By Michael E. Miller
By Allie Conti
By Keegan Hamilton and Francisco Alvarado
By Jake Rossen
By Allie Conti
By Kyle Swenson
By Chris Joseph
By Michael E. Miller
Corrie Williams is only 12 years old, but he stands five feet, seven inches and weighs about 170 pounds. In addition to his temper, his large size contributes to the impression that he is dangerous. But a few minutes of conversation with him at his home clearly reveal that Corrie is still a child. He chews on his orange shirt, which matches the peeled mango he eats, as he delivers answers in short, often one-word, sentences. In the small apartment he shares with his mother, Jacqueline, in a poor section of Hallandale Beach, Corrie has his own room. A beach towel depicting 101 Dalmatians hangs on one wall; a pile of disorganized belongings topped with two little teddy bears, one brown and one cream, lies underneath. On Corrie's twin-size bed are the shell and inner wires of a PlayStation. "It needs a new part," Corrie says, "and we have to go to the store to get it." Then he tries to explain to a technologically challenged visitor what is wrong with the game, and the issue of electronics temporarily engages him to say more.
But soon Corrie is back to gazing at reruns of Moesha on the rabbit-eared television, which emits the only light in the heavily curtained apartment. The atmosphere is stifling as the window-unit air conditioner remains still.
Corrie was arrested this past April when he and a teacher got into an argument at McNicol Middle School in Hollywood. The teacher, Cisley Senghor, told officers responding to the scene that she had made Corrie pull up his trousers, which were hanging low to expose his underwear, according to a police report. When the boy hitched up his pants, a pager he had taken without permission from his mom dropped to the ground. The teacher picked it up and reminded Corrie that students were not allowed to carry beepers in school. Senghor said she'd hold the device until after class. Then, according to the police report, Corrie said "fuck you" to the teacher and grabbed her hand. When Senghor told him to let her go, he repeated the obscenity two more times, and the teacher "became in fear for her welfare," the report states. Officers arrived at the scene, as did Jacqueline Williams, Corrie's mother; Corrie was subsequently charged with battery on a school official, a felony. Like Jayjay, Corrie will likely spend months in court for a matter in which law enforcement would never have gotten involved years ago.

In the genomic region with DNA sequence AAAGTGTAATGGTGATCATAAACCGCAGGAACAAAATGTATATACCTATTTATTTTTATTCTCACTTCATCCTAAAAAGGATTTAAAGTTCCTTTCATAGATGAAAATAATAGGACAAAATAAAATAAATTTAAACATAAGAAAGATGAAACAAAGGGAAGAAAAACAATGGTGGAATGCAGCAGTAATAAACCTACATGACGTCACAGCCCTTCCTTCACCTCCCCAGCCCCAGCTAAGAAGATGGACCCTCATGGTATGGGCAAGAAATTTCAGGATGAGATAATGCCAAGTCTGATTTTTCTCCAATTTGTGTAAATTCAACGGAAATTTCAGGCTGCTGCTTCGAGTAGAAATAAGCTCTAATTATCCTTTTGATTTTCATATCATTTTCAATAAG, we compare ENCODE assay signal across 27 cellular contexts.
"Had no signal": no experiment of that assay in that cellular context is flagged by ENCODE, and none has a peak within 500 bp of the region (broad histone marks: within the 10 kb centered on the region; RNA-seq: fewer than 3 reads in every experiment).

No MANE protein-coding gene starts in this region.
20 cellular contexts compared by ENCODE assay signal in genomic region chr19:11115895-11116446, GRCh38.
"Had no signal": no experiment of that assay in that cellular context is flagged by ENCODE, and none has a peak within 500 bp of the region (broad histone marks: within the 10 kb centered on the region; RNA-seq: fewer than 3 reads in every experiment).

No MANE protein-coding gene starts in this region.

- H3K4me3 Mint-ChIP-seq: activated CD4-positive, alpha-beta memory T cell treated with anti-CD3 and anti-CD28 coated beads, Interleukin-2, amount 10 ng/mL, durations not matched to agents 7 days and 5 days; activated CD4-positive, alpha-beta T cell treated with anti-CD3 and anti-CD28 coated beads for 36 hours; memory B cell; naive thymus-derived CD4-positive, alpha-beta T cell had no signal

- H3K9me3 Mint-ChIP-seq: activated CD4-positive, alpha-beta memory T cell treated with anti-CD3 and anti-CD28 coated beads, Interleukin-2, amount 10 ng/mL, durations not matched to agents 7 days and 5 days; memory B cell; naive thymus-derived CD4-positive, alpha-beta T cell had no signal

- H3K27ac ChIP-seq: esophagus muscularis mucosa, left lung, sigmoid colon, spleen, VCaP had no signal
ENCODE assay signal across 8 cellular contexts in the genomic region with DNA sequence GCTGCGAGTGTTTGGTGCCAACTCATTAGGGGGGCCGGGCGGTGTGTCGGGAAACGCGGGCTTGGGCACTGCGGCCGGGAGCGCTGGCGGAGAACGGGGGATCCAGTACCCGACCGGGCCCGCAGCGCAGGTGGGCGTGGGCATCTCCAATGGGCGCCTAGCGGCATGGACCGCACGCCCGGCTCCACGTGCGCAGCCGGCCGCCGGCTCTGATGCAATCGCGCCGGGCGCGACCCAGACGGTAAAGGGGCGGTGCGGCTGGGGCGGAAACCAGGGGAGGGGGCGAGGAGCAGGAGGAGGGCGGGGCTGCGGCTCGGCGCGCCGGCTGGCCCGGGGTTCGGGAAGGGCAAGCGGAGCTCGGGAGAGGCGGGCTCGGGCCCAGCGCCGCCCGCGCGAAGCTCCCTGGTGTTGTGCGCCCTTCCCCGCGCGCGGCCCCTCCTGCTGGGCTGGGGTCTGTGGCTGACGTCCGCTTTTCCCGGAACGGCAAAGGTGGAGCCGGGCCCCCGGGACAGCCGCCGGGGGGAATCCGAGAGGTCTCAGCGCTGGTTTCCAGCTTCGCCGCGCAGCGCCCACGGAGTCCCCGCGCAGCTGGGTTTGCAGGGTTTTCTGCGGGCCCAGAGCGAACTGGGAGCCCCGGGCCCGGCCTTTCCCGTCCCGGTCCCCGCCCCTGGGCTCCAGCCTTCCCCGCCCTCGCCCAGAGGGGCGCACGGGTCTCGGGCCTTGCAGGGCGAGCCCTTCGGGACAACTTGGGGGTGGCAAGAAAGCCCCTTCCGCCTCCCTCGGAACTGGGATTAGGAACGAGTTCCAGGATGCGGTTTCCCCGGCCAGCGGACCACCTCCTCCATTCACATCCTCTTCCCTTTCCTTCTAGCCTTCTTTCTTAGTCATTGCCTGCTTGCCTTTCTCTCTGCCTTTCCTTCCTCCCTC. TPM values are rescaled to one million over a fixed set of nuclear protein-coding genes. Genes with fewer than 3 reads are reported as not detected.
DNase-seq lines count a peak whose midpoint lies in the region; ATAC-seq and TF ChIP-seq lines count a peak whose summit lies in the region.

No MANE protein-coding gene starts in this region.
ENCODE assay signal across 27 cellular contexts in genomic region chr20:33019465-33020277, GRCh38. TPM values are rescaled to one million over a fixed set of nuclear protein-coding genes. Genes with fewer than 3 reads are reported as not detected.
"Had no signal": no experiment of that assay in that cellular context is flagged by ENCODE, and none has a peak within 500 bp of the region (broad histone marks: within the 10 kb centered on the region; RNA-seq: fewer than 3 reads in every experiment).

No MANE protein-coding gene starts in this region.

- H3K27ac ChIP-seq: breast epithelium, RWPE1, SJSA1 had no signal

As Jacqueline Williams sits in the apartment's darkened living room wearing a black T-shirt and dark running shorts accentuated by a matching set of silver jewelry, she takes issue with the police report. She believes her son's claim that he didn't touch Senghor but simply grabbed the pager from the teacher's hand. Corrie knew his mother would have punished him if he had come home without it, Williams adds.
But Williams admits her son has worked with school counselors on curbing his anger. She gazes at nothing in particular as she shares her worries about Corrie. A single mother who has a teenage daughter back in her homeland of Trinidad, she says it's hard to raise the boy with no male role model for him to follow. "He does have a problem with his temper," Williams adds, her island accent resonating softly. "I try to tell him not to be so angry.... I think it's because he doesn't see his father."
Though Williams tries to stop her son from bullying smaller children, it's older kids who really worry her. "He has some friends who get into trouble; I'm afraid he will, too," she says, adding that she hopes to move her son to a better part of town.
Williams wants help for her son but doesn't think that dragging Corrie into court to face criminal charges is the best way to get it. When the boy appeared before a judge for the first time last month, he wore a dress shirt and dark slacks; his mother wore a cream ensemble suitable for church. Their carefully groomed appearance was notable since many other families had shown up in ragged attire. But Williams says getting to court is a chore: "I have no car.... It is hard."
Maria Schneider, head of the state attorney's juvenile division, looks no-nonsense in a perfectly pressed blue silk blouse, black-rimmed spectacles, and a shiny bob of dark hair. But there are moments, several of them, when the expression on her face softens and she talks about trying to do right by her young defendants. She laughs at stories of teenage boys playing wannabe gangsters, hitting on grown women while waiting for their cases to come up in court. After all, she has children of her own, ranging from middle school to college age.
In her pleasantly cluttered office, tucked in an out-of-the-way wing of the Broward County Courthouse, Schneider says she doesn't prosecute most first-time offenders or those who commit minor crimes -- that would be silly. Though ethics prevent her from addressing specific cases, Schneider says most juveniles her office prosecutes have a history of problems. Some, she adds, have failed to complete programs meant to keep them out of court.